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Snowpack remains below normal

Recent storms have helped increase the amount of precipitation in the watersheds that are the source for the Nevada Irrigation District’s water supply, yet totals for the season remain lower than normal for the year.

“January produced near average precipitation for the month. The storms after January 26 added approximately 6 inches of water content to our snowpack,” said Thor Larsen, NID’s water resources superintendent, in a press release. “While there was improvement to the snowpack, we are still below average and continue to encourage conservation.”

An NID surveyor reads the outside snow depth at Webber Lake. This was the deepest sample of this round of snow surveys, at 80.5 inches.
Submitted to The Union

NID’s first snow surveys of the year include two sample dates, on Jan. 26 and on Feb. 4. NID surveyors took measurements — both snow depth and the water content contained in the snow — at five different Sierra locations.



Here are the results of NID’s survey on Jan. 26: the English Mountain snow course (7,100-foot elevation) had 49.5 inches of snow with a water content of 15.2 inches. Findley Peak (6,500 feet) had a snowpack of 36 inches and a 9.5-inch water content. Bowman Reservoir (5,563 feet) had 21.5 inches of snow and a 7.4-inch water content.

For the tallies, the courses sampled in January do not reflect the snow delivered by a storm later in the month.



The surveyors took samples at the district’s highest course the first week of February: Webber Peak (7,800-foot elevation) had 65.8 inches of snow with a water content of 19 inches. Webber Lake (7,000 feet) had 69 inches of snow with a water content of 17.6 inches.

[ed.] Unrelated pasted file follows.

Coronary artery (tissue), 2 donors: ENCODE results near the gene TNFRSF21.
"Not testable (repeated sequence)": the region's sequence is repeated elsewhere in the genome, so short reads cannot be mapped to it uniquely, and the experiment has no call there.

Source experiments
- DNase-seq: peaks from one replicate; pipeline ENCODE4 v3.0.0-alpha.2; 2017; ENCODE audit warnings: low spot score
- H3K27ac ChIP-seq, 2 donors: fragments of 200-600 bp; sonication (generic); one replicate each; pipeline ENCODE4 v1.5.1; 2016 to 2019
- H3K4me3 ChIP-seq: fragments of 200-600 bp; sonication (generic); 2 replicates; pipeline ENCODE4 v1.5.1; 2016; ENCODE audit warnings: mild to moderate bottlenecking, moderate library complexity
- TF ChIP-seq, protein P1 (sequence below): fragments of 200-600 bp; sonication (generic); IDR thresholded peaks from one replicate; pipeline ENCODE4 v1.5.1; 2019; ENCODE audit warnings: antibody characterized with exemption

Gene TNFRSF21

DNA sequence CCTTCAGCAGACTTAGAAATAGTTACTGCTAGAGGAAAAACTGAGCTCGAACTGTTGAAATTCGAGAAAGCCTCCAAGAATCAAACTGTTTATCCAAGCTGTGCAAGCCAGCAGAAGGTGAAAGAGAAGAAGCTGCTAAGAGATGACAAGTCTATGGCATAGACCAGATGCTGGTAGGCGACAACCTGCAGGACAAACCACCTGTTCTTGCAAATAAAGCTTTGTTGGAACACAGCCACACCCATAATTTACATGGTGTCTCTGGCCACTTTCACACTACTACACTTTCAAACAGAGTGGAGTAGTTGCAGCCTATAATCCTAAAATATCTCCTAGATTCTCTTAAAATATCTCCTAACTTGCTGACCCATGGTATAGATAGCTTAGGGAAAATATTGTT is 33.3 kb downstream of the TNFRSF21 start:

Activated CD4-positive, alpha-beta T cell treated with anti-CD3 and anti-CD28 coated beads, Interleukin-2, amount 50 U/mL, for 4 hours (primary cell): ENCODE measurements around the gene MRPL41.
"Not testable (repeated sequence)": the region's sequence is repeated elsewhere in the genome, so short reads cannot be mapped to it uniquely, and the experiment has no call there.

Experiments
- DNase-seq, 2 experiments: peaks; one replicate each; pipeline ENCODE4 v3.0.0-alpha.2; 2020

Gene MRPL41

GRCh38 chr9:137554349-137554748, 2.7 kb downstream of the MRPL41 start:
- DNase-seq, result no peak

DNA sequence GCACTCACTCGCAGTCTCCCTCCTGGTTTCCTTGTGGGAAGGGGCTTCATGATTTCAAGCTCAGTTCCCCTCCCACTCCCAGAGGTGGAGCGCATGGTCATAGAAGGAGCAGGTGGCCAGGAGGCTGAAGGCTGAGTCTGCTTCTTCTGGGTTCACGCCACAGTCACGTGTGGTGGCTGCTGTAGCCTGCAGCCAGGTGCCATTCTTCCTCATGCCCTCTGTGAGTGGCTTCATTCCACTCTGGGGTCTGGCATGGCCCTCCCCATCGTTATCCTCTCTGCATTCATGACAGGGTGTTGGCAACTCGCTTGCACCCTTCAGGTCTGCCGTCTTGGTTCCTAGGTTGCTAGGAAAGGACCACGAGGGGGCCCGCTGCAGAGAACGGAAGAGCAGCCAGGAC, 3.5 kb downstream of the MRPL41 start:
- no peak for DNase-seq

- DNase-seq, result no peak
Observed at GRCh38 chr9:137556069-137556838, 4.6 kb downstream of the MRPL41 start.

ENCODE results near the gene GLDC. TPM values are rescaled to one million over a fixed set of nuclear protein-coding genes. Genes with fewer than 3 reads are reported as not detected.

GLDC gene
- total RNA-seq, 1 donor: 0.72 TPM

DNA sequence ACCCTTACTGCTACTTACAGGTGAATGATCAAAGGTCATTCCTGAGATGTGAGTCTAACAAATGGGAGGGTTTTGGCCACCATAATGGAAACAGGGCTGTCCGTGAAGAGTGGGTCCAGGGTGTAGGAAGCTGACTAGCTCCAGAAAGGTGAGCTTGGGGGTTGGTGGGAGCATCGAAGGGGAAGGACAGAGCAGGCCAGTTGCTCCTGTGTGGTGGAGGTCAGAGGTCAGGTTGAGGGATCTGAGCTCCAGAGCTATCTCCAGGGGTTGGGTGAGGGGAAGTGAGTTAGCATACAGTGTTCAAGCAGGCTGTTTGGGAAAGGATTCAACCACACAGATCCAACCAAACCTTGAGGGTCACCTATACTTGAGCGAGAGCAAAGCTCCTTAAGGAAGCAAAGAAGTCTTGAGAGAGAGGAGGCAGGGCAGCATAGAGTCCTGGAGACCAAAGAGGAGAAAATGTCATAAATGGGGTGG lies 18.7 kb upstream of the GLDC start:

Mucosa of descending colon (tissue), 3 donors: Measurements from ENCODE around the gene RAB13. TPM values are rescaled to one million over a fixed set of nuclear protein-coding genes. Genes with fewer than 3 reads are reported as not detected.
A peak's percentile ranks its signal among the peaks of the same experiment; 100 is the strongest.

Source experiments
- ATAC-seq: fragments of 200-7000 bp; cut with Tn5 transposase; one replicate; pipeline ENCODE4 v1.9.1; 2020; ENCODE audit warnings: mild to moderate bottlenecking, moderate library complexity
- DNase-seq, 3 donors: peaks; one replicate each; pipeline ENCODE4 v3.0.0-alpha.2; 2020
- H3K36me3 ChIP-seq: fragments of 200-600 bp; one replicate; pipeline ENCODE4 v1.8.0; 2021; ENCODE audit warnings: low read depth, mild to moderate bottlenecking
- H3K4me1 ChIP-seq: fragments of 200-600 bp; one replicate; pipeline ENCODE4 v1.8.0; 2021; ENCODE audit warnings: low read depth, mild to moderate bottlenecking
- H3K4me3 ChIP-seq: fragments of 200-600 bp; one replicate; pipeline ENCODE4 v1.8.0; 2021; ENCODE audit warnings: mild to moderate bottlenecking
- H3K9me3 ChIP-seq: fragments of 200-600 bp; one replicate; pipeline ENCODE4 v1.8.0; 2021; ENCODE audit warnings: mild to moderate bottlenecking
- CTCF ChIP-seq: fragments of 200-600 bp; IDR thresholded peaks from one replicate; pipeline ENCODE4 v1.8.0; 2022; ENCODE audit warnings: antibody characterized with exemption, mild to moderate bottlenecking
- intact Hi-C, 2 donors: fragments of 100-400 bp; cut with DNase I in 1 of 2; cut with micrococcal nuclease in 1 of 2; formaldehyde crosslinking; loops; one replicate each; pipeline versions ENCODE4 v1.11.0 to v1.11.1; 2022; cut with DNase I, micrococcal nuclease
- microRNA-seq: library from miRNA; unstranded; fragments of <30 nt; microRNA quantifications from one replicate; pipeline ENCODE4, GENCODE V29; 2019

Note: A sixth snow course at a lower elevation, Chalk Bluff at 4,850 feet on the Deer Creek watershed, was not included in the five-course mountain division average.

“Applying the late January storm totals to the sites measured on Jan. 26, our five course average is approximately 17 inches of water content. This puts the February average close to 85%,” Larsen said.

NID’s reservoirs are at 64% of capacity with 172,758 acre feet, or 87% average for the season (an acre foot of water equals about 326,000 gallons, enough water to cover an acre of land 1-foot deep. An acre foot can typically meet the annual indoor and outdoor needs of two average households).

This time of year reservoir storage is reflective of the amount of precipitation that fell last year. A diminished snowpack this year will impact storage later in the year as less runoff enters the district’s system.

A member of the California Cooperative Snow Survey, NID conducts official snow surveys. Results of the surveys are used to predict water availability locally and statewide.

For 100 years, the district has been delivering agricultural water and high quality drinking water to customers in Nevada, Placer, and Yuba counties. NID water originates as snowmelt found in 70,000 acres of high elevation watershed near the headwaters of the Yuba River, Bear River and Deer Creek. Water is stored in 27 reservoirs and moved through one of seven treatment plants to produce 3 billion gallons of drinking water each year for 25,000 homes and businesses. Hundreds of miles of canals and pipes deliver water to 30,000 acres of irrigated land, as well as to homes, farms and businesses.

Source: Nevada Irrigation District

NID’s reservoirs are at 64% of capacity with 172,758 acre feet, or 87% average for the season (an acre foot of water equals about 326,000 gallons, enough water to cover an acre of land 1-foot deep.
Submitted to The Union

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